I hate grass. No, I mean I really hate grass. At least during the pollen season.
I spent last Sunday huddling inside my own Notre Dame's belltower known as the couch, trying to avoid the repulsed reactions of disgust upon the faces of my brothers and sisters at church. My eye was swollen up as big as a congresssional ego (well, maybe not that big) so that I looked like Rocky after his fight with Apollo. It was not fun!
There's something good about being very irritated and uncomfortable, though. I tend to take my health for granted (hence the thrice-used treadmill in the garage). It's not until some body-part isn't working correctly that I really take notice of it, seemingly without taking a break in its attention grabbing endeavors. I don't think about how nice it is to breathe at night until I've awakened for the 25th time to blow my nose, only to find that even after expelling the tissue I am plugged up again. In the same way I don't realize how nice it is to see well until your eyes itch so badly and swell up until you can see parts of them that you shouldn't naturally be able to see.
My ego is like that, too. It's broken and sick. It wants to be noticed all the time, calling attention to itself through complaining and gossip, challenging others and feeling wounded when its brokenness is revealed. I'm always feeling my ego drawing attention to itself like an itchy pollen laden eyelid. It cares so much about what other people think, comparing itself to others trying to gain an advantage over them so that it will think that it's good. It's not working correctly.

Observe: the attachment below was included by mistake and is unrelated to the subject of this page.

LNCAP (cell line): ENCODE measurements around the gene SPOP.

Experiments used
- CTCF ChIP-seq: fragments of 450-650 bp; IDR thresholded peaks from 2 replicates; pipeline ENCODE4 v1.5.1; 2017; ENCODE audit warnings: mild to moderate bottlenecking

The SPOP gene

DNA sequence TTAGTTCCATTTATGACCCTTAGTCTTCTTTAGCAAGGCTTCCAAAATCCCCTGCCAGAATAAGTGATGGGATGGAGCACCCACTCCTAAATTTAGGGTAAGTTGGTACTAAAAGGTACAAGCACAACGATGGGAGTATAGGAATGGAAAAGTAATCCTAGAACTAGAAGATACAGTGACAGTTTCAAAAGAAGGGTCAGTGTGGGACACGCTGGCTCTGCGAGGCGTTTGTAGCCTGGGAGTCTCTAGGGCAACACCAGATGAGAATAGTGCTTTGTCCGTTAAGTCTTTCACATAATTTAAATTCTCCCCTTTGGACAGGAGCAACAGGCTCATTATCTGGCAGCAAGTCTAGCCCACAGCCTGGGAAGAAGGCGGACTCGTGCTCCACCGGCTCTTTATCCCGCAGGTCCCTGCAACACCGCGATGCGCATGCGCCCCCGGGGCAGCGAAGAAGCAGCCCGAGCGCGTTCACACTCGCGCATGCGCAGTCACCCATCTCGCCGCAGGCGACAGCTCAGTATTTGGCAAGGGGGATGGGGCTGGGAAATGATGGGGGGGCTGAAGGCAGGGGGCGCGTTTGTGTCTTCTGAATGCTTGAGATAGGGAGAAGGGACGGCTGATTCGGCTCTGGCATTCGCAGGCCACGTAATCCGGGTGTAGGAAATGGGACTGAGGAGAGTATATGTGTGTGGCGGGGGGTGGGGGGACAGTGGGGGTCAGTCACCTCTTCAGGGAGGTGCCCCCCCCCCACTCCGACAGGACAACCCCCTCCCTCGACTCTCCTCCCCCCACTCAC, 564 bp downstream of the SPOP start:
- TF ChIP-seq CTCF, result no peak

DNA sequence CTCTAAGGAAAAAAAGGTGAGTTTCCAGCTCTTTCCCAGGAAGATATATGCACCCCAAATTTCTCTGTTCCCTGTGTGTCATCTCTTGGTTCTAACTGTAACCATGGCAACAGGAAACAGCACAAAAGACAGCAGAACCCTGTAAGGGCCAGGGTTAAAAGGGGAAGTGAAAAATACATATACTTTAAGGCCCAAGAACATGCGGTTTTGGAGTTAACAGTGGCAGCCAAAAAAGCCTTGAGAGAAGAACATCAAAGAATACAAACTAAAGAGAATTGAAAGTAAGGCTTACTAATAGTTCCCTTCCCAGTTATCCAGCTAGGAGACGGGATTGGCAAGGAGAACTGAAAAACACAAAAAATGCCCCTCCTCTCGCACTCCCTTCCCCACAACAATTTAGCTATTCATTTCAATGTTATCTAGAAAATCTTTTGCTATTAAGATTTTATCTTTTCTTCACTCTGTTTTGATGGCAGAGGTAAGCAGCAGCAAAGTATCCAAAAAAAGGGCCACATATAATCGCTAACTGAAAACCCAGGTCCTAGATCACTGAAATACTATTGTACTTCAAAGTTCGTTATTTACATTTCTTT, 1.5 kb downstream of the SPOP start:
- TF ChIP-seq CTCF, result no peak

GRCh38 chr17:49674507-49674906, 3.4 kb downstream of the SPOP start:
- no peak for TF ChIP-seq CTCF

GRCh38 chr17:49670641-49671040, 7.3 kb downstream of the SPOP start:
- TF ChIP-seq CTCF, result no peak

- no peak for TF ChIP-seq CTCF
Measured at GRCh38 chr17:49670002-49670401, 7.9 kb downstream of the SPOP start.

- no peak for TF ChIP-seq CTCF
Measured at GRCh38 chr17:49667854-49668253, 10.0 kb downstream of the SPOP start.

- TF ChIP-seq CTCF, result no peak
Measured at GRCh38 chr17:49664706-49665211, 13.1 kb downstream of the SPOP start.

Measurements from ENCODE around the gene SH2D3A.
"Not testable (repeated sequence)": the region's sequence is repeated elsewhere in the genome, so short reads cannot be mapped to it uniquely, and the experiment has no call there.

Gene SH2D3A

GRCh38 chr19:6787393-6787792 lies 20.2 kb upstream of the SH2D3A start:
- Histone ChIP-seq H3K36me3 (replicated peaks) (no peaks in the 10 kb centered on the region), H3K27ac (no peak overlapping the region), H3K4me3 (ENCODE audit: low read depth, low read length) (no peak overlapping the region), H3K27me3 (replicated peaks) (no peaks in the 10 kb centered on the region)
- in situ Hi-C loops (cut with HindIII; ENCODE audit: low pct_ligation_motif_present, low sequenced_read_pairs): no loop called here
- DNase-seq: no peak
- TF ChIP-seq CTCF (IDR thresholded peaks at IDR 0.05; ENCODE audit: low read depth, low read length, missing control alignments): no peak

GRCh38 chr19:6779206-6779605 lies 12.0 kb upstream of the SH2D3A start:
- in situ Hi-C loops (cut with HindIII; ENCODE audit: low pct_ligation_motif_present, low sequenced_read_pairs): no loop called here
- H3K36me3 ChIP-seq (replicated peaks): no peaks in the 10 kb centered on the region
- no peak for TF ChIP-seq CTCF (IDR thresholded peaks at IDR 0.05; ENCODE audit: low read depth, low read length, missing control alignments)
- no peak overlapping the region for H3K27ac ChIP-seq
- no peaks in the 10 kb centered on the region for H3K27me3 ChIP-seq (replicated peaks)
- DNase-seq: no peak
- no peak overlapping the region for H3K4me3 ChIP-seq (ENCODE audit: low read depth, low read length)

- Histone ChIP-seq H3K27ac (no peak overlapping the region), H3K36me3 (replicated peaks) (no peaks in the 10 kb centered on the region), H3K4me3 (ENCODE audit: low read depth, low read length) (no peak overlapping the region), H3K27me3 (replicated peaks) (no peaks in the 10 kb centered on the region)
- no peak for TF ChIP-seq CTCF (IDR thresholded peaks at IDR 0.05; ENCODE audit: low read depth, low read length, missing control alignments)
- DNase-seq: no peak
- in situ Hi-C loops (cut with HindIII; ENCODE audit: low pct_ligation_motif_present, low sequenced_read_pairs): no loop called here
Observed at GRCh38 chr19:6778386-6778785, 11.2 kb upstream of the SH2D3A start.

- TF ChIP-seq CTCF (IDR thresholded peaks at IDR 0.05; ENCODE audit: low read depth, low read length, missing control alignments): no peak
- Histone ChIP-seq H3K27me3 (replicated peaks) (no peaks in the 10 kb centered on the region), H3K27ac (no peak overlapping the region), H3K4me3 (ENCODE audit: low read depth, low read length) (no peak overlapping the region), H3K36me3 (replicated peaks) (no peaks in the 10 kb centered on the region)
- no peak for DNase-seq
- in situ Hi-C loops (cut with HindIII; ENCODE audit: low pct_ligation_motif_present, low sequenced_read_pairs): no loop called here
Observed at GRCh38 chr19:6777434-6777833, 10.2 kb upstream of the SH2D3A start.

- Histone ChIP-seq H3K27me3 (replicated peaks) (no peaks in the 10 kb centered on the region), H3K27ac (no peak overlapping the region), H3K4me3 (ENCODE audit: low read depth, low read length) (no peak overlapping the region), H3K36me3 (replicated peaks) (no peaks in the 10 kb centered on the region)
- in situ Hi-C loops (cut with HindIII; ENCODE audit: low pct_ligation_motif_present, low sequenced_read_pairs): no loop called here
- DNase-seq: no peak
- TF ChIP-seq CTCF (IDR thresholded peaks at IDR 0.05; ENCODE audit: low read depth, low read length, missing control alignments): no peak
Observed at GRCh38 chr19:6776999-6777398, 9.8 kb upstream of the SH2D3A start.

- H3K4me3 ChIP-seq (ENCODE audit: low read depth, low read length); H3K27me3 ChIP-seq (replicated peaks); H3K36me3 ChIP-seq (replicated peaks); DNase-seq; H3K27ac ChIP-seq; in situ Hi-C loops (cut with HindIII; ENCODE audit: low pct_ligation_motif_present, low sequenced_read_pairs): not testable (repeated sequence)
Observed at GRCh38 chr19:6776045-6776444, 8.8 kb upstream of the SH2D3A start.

According to our Lord, it is in humility that we find salvation. It is in contrition, not competition that we find our redemption. My ego so wants to perform and achieve so that I can boast and control my own life. Jesus calls me to come and die. You see, humility is not merely not bragging, or in viewing oneself as low and worthless. Even when we view oursleves as low and worthless we are still looking at our ego! We're still comparing and defending. Only when we forget about the ego are we at peace. Only when we are at rest in the work of Christ for us as complete, sufficient, adequate, and powerfully eternal are we humbled and emboldened enough to forget about us and place our eyes upon our illustrious Redeemer. Here is where true humility lies.
When my eyes are upon Jesus and His work I may be attacked and wounded by others, but my soul rests in Him and clings to Him. I am not devastated by failure or others' recognition of my ego's weaknesses. I can agree with it and rejoice in the work of my Jesus. I have forgotten about myself and cease to compare myself to others, but rather rest myself in Christ. I do not need to defend myself and my achievement or failures, for I am wrapped in the achievement and holiness of Jesus. Blessed self-forgetfulness.
When my body is working right I do not notice it. When my ego is working right, humbly secure in Christ, I do not notice it. The world thinks that the only way to cure low self-esteem is with a bigger ego, but that's no answer for the bigger my ego the more that I notice it and am hurt and angry and bitter when it gets snubbed. The cure for low self-esteem is to forget self-esteem and find Christ-esteem. "I am more sinful than I can dare to admit. Yet in Christ I am more loved than I can even dare to imagine." Blessed self-forgetfulness in the clarity of vision that is Jesus, who gave Himself up for me that I might be called a child of God. Who am I to fear? Who am I to boast? I cannot fear and I cannot boast when I believe the gospel, for I was chosen by God's grace and I am deeply loved for all of eternity by the One who made eternity. Blessed Self-forgetfulness.
May the allergens of life's woes call you to humiliation and the joyful rest of blessed self-forgetfulness in Christ. He is trustworthy, so trust Him.